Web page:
I will continue to leave the terror alert at orange until I see a screen test or a trailer. I remain doubtful that this signals anything good for Man of Steel 2 or the Justice League movie afterward (in which, for consistency’s sake, they’d better get Affleck back for better or worse).

DC’s cinematic universe has always been a calamity. They’re good at destroying franchises before their time. For their sake, I hope they can keep it together to the end or else the Justice League movie is going to look as bad as the mid-90s JLA pilot, no matter how many big names they pull in.

Keep fighting the good fight.

—end transmission—

Decoding the Age of Ultron (SDCC Recap Part Two)

On the opposite side of the coin from my previous post, Marvel added some revelations of their own to the SDCC mix, not the least of which was a bald Amy Pond (Karen Gillian) surprising everyone in the middle of her panel by revealing her always gorgeous ginger locks had been cleanly removed for her role as Nebula in the upcoming Guardians of the Galaxy. What is it with departed Doctor Who actors suddenly shaving their heads? Anyway…

In what will likely be the most speculative announcement coming out of Con from the movie side of the Big M was the title of the 2015 Avengers sequel.

The Avengers: Age of Ultron

Those of us familiar with the current comics may clearly recognize this title as identical to the latest in a long running line of books dedicated to post-apocalyptic alternate universe scenarios in which one specific villain has accomplished their goals of world domination. Somehow, I doubt that this title would hook-up with anything remotely related to the current Age of Ultron now reaching its zenith on a comic store shelf near you.

While Ultron is probably the most classic villain of the Avengers as a team and while I have no doubt that the Avengers vs. Ultron would play incredibly well on screen, I have some reservations about this overly obvious mission statement which I will now list for you here.

1. WTF happened to Thanos and my Infinity Gauntlet Movie???

Putting Ultron’s name in the title gives most Marvel fanboys (like myself) a general plot outline, none of which involves anything that was teased at the end of the first Avengers. Ultron, for those of you who spent your youth outside and not buried up to your nose in comic books, is a sentient, ultra-intelligent, and practically indestructible robot. Nothing in that sentence is at all related to Thanos or any other greater cosmic threat. As I just said, this battle will play well for the screen and will likely make for an awesome movie, but at a highly reduced scale to the Infinity Gauntlet movie that has been dangled in front of us ever since the Gauntlet itself went on display at SDCC in 2011 in the official Marvel area (next to Cap’s shield, Thor’s Hammer, and a set of Iron Man armor). They’re holding filet mignon under our noses then feeding us hamburger on this one.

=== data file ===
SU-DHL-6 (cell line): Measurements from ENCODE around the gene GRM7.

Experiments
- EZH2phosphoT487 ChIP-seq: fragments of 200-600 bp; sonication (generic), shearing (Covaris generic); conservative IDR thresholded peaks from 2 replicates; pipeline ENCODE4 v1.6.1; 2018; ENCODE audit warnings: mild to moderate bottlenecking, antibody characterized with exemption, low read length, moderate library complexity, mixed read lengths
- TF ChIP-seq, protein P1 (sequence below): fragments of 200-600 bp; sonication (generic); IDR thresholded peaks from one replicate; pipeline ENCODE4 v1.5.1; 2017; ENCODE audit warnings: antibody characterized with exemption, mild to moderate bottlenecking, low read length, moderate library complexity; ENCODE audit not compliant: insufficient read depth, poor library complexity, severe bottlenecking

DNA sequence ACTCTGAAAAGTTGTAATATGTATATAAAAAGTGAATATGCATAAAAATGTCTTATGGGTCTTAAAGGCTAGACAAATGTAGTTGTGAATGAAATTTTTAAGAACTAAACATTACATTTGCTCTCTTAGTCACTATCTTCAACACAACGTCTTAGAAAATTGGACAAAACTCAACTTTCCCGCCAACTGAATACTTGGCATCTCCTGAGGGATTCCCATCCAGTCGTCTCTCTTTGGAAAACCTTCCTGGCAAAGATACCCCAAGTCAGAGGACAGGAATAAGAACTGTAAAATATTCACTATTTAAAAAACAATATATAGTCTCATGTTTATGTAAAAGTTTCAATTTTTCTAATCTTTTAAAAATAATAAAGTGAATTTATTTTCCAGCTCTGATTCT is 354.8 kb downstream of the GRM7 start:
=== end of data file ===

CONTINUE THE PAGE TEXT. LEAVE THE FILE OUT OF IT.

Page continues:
2. WTF happened to Hank Pym?

Dr. Henry Pym – AKA Ant-Man, Giant-Man, Yellowjacket, and Goliath among others – is the creator (more like Father) of Ultron in the comics, not to mention a founding member of the Avengers. One would assume that as goes Ultron, so goes Hank Pym. The problem is that, in the Avengers Panel, it was revealed that Ultron would be created without Pym’s influence due to the fact that he has not yet been established in the Marvel Cinematic Universe. I know that as far back as 2010, when the Avengers movie was still a fanboy’s sick fantasy on the verge of becoming tangible, it was announced that Edgar Wright (of Shaun of the Dead and Scott Pilgrim fame) would be helming the Ant-Man movie as a precursor to the Avengers (along side Iron Man 2, Thor, and Captain America).
This film has been largely up in the air. Rumor had it that the comedic vibe with which Wright approached the initial screenplay wasn’t jiving with the studio’s long-term vision for the universe and would make Dr. Pym seem out of place if suddenly pressed in with the more “serious” cast of characters. Two complete re-writes later and Wright’s Ant-Man is now slated for a post-Avengers 2 release. In my opinion, this kinda puts the cart before the horse as far as comic book canon is concerned and takes away the creator/creation relationship which made Ultron a more interesting machine of mass distruction. I’m sure Joss H. Whedon knows what he’s doing by taking this step and he’ll likely come up with a good end around, but it runs the risk of decreasing Hank Pym’s character. Ultron was simultaneously his greatest achievement and his biggest failure. On that note…

3. Ultron is supposed to be Hank Pym’s biggest failure. Who does that fall to now?